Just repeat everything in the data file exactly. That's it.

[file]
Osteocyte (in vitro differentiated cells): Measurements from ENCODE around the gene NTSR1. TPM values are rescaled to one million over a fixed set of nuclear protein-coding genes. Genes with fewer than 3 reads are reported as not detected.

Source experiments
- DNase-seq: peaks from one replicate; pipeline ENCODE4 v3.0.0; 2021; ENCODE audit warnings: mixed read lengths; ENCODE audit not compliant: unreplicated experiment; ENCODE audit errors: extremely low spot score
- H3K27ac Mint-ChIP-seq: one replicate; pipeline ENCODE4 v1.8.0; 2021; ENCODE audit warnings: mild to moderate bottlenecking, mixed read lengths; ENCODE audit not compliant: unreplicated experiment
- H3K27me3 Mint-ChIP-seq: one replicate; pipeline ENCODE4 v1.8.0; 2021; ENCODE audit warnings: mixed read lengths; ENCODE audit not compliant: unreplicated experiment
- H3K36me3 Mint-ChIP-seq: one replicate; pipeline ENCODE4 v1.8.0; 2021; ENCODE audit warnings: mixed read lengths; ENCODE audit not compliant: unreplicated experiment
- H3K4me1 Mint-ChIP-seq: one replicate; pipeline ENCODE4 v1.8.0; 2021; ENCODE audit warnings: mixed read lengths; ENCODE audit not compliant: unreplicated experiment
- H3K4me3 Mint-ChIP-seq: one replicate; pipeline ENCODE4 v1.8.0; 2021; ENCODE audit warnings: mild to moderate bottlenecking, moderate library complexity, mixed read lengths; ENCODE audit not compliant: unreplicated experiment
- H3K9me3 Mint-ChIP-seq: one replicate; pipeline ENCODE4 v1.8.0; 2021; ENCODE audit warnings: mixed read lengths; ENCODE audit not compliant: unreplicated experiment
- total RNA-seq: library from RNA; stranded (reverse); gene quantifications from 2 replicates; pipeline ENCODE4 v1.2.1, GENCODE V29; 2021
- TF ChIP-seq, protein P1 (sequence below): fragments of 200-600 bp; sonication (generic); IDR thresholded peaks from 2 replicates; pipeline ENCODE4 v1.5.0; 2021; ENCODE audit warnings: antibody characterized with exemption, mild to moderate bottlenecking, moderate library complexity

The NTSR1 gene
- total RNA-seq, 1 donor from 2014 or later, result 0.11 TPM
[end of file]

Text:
Osteocyte (in vitro differentiated cells): Measurements from ENCODE around the gene NTSR1. TPM values are rescaled to one million over a fixed set of nuclear protein-coding genes. Genes with fewer than 3 reads are reported as not detected.

Source experiments
- DNase-seq: peaks from one replicate; pipeline ENCODE4 v3.0.0; 2021; ENCODE audit warnings: mixed read lengths; ENCODE audit not compliant: unreplicated experiment; ENCODE audit errors: extremely low spot score
- H3K27ac Mint-ChIP-seq: one replicate; pipeline ENCODE4 v1.8.0; 2021; ENCODE audit warnings: mild to moderate bottlenecking, mixed read lengths; ENCODE audit not compliant: unreplicated experiment
- H3K27me3 Mint-ChIP-seq: one replicate; pipeline ENCODE4 v1.8.0; 2021; ENCODE audit warnings: mixed read lengths; ENCODE audit not compliant: unreplicated experiment
- H3K36me3 Mint-ChIP-seq: one replicate; pipeline ENCODE4 v1.8.0; 2021; ENCODE audit warnings: mixed read lengths; ENCODE audit not compliant: unreplicated experiment
- H3K4me1 Mint-ChIP-seq: one replicate; pipeline ENCODE4 v1.8.0; 2021; ENCODE audit warnings: mixed read lengths; ENCODE audit not compliant: unreplicated experiment
- H3K4me3 Mint-ChIP-seq: one replicate; pipeline ENCODE4 v1.8.0; 2021; ENCODE audit warnings: mild to moderate bottlenecking, moderate library complexity, mixed read lengths; ENCODE audit not compliant: unreplicated experiment
- H3K9me3 Mint-ChIP-seq: one replicate; pipeline ENCODE4 v1.8.0; 2021; ENCODE audit warnings: mixed read lengths; ENCODE audit not compliant: unreplicated experiment
- total RNA-seq: library from RNA; stranded (reverse); gene quantifications from 2 replicates; pipeline ENCODE4 v1.2.1, GENCODE V29; 2021
- TF ChIP-seq, protein P1 (sequence below): fragments of 200-600 bp; sonication (generic); IDR thresholded peaks from 2 replicates; pipeline ENCODE4 v1.5.0; 2021; ENCODE audit warnings: antibody characterized with exemption, mild to moderate bottlenecking, moderate library complexity

The NTSR1 gene
- total RNA-seq, 1 donor from 2014 or later, result 0.11 TPM